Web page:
Elmira Karashalova works as a nurse at the outpatient clinic in her small village in rural Kazakhstan where her main duty is to administer the daily medication needed for recovering tuberculosis (TB) patients to become fully healthy. When Elmira took over this duty, she often found it frustrating. “Patients do not always remember that they have to take medicine; do not come regularly and don’t understand the importance of TB treatment. At first I felt very annoyed and nervous; I criticized patients severely for being late and for missing visits.”
Elmira was understandably frustrated by what she saw as her patients’ irresponsibility. Some patients stop their treatment when they feel better because they think that they’ve been cured. However, these patients may still be infectious, and must complete the entire course of treatment to ensure that they don’t get sick again and don’t spread TB to friends and family.
In order to address this issue, the USAID Quality Health Care Project is training health providers to better encourage patients to successfully complete their TB treatment. By communicating more effectively and empathetically, health care providers encourage patients to complete their full course of treatment, and thereby completely rid themselves of TB infection.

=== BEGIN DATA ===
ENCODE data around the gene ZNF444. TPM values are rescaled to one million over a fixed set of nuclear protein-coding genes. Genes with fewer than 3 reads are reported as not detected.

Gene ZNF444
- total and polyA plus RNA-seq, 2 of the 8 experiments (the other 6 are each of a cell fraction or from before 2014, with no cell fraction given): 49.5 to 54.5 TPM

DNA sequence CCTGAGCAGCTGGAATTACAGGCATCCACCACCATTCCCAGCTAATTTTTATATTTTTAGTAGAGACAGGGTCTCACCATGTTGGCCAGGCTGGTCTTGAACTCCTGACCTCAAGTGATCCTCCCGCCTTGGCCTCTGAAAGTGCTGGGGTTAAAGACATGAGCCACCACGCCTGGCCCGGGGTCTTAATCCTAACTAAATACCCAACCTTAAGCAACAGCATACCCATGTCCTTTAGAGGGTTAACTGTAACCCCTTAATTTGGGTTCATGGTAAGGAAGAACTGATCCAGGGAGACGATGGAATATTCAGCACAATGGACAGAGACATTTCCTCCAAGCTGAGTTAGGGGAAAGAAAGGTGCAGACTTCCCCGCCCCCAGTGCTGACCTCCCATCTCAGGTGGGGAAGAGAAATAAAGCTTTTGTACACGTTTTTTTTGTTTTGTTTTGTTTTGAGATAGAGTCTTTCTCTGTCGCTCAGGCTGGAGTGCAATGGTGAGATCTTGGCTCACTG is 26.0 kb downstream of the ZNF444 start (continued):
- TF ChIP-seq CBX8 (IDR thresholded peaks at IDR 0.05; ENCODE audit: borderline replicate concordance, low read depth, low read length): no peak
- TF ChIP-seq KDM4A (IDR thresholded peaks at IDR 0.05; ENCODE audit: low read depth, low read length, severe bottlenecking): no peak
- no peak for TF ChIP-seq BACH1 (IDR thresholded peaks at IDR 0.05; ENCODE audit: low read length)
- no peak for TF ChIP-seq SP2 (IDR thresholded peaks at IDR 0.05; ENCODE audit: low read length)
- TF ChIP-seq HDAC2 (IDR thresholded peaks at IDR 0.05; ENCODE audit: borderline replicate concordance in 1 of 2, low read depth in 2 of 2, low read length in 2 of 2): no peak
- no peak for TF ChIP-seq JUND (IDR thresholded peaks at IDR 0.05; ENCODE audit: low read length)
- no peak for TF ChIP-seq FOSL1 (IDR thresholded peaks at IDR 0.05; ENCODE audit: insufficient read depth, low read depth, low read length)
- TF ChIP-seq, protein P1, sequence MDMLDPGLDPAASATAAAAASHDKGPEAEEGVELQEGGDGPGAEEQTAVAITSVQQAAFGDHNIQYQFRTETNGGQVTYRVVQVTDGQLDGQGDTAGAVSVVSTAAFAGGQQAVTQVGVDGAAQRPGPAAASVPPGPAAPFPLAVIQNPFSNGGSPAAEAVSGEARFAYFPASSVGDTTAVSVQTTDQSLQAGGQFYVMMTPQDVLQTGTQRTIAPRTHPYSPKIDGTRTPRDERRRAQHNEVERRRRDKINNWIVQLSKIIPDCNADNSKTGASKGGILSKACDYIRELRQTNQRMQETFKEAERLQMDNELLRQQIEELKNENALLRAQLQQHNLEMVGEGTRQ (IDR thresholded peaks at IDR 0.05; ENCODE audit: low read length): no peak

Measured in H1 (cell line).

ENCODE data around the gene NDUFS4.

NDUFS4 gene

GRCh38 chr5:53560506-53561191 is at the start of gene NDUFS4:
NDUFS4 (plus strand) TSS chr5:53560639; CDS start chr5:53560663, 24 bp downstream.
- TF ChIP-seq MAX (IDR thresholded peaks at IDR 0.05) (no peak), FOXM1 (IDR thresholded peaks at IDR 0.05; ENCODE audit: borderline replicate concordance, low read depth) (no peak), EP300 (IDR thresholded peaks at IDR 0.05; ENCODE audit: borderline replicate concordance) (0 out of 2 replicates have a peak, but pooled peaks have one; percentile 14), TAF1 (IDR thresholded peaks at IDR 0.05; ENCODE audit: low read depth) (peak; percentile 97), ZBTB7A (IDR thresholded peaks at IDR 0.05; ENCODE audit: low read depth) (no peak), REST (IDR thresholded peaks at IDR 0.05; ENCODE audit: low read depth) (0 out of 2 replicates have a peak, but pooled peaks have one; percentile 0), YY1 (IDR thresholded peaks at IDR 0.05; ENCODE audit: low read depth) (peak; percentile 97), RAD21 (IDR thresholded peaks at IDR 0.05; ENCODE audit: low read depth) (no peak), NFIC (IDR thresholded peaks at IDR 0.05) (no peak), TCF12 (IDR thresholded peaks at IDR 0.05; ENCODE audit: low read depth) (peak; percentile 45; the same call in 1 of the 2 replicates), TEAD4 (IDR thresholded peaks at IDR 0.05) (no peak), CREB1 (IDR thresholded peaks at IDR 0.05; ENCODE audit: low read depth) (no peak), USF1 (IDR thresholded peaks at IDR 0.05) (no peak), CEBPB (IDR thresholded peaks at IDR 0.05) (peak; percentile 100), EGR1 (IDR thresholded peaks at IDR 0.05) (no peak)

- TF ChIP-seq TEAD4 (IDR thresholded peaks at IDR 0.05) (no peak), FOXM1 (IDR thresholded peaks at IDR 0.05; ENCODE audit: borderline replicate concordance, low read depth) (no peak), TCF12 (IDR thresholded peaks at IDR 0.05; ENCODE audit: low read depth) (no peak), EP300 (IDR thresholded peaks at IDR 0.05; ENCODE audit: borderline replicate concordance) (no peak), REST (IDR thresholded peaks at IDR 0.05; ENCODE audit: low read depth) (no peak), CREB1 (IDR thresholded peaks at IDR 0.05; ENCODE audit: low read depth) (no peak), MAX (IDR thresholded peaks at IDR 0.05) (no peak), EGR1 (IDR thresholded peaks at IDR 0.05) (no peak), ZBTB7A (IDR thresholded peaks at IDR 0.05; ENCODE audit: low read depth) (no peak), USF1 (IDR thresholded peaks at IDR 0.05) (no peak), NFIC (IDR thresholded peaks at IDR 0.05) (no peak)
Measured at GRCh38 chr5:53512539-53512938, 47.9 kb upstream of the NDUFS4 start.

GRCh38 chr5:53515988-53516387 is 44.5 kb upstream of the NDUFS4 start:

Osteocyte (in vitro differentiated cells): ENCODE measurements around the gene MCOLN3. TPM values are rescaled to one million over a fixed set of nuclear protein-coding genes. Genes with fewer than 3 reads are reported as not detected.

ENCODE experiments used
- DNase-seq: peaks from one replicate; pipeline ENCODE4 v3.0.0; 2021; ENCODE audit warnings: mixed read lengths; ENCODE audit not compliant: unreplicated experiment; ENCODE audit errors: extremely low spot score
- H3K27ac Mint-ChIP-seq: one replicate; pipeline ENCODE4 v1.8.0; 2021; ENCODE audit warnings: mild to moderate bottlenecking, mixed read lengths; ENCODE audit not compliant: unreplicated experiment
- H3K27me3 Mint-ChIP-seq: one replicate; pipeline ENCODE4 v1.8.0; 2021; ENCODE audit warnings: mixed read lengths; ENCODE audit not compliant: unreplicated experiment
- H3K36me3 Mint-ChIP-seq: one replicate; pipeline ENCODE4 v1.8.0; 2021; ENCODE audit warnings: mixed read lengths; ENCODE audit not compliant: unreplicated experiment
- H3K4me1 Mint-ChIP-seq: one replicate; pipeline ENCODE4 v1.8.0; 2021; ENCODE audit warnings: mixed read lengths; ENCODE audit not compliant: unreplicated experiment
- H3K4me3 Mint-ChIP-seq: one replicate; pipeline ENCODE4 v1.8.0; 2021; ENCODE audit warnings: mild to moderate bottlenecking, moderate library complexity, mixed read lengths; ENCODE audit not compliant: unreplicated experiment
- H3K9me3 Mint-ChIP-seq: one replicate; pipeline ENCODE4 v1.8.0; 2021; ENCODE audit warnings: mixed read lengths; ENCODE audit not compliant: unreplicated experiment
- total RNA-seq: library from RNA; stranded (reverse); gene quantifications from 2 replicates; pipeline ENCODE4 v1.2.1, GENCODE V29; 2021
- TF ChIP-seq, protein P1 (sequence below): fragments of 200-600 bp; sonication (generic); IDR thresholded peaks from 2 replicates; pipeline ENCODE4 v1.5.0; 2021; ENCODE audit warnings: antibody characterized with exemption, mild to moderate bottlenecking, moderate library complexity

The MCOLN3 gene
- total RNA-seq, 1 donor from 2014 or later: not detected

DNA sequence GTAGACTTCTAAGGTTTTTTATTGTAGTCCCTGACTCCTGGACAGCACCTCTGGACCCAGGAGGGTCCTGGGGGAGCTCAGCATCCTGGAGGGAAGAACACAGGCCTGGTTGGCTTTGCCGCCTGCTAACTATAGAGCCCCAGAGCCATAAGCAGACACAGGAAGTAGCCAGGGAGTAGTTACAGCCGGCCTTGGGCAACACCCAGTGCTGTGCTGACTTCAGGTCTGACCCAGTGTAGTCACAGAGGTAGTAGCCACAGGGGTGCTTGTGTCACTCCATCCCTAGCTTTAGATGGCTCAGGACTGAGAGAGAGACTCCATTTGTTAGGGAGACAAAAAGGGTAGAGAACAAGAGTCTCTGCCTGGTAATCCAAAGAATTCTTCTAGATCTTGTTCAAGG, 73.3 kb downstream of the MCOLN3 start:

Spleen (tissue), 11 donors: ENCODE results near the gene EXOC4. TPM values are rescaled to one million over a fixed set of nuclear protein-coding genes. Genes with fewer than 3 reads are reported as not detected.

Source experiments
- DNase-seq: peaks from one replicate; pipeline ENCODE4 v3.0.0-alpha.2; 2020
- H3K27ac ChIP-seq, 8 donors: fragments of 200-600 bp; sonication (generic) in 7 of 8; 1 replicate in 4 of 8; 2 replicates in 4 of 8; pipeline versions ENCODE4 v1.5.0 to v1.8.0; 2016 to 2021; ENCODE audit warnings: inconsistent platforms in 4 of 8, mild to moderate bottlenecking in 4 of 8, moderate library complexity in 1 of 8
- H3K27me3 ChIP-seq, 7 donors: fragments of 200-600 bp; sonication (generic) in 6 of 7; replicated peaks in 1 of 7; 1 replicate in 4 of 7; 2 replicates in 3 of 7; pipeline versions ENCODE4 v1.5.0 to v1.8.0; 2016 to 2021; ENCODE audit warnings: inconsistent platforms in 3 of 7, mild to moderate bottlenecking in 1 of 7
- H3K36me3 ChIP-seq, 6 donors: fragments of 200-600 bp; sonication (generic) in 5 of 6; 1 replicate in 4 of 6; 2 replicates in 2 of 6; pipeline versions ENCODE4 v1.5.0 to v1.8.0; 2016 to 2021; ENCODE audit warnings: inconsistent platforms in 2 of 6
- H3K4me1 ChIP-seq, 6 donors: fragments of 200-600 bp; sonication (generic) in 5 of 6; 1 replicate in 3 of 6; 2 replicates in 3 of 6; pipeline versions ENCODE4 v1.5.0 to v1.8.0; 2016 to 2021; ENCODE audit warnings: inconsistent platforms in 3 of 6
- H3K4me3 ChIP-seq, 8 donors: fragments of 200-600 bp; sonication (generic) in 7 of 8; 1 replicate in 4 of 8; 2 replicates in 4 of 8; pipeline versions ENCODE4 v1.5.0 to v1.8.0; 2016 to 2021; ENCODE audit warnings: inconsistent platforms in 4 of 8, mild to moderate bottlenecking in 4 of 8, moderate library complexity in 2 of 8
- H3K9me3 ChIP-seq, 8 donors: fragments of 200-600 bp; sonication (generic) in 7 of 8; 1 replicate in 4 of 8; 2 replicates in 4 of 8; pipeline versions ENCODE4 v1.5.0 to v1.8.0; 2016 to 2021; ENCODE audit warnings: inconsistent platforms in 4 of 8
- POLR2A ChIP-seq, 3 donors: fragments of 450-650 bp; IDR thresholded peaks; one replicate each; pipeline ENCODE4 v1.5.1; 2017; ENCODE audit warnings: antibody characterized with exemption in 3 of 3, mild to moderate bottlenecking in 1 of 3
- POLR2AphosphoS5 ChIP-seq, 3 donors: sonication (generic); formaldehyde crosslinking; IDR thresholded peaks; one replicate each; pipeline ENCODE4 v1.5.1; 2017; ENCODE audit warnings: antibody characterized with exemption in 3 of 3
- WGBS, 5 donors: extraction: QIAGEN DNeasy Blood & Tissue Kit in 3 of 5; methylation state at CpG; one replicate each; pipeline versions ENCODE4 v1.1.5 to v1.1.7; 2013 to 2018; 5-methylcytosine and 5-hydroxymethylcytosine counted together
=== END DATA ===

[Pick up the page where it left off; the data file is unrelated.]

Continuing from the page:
Elmira participated in a USAID-sponsored training on interpersonal communication and counseling skills, and it changed her opinion completely about her responsibility to her patients. “After the training, I realized that my patients’ failure to adhere to their treatment regime was directly related to their lack of knowledge about TB, to the absence of family support and to my attitude towards them.” Now that Elmira is practicing her newfound communication skills, her patients come regularly to the clinic, not only to receive their medication, but also to share the ups and downs of their lives. One of Elmira’s patients summed it up, “When I do not see you, my day just isn’t as good.”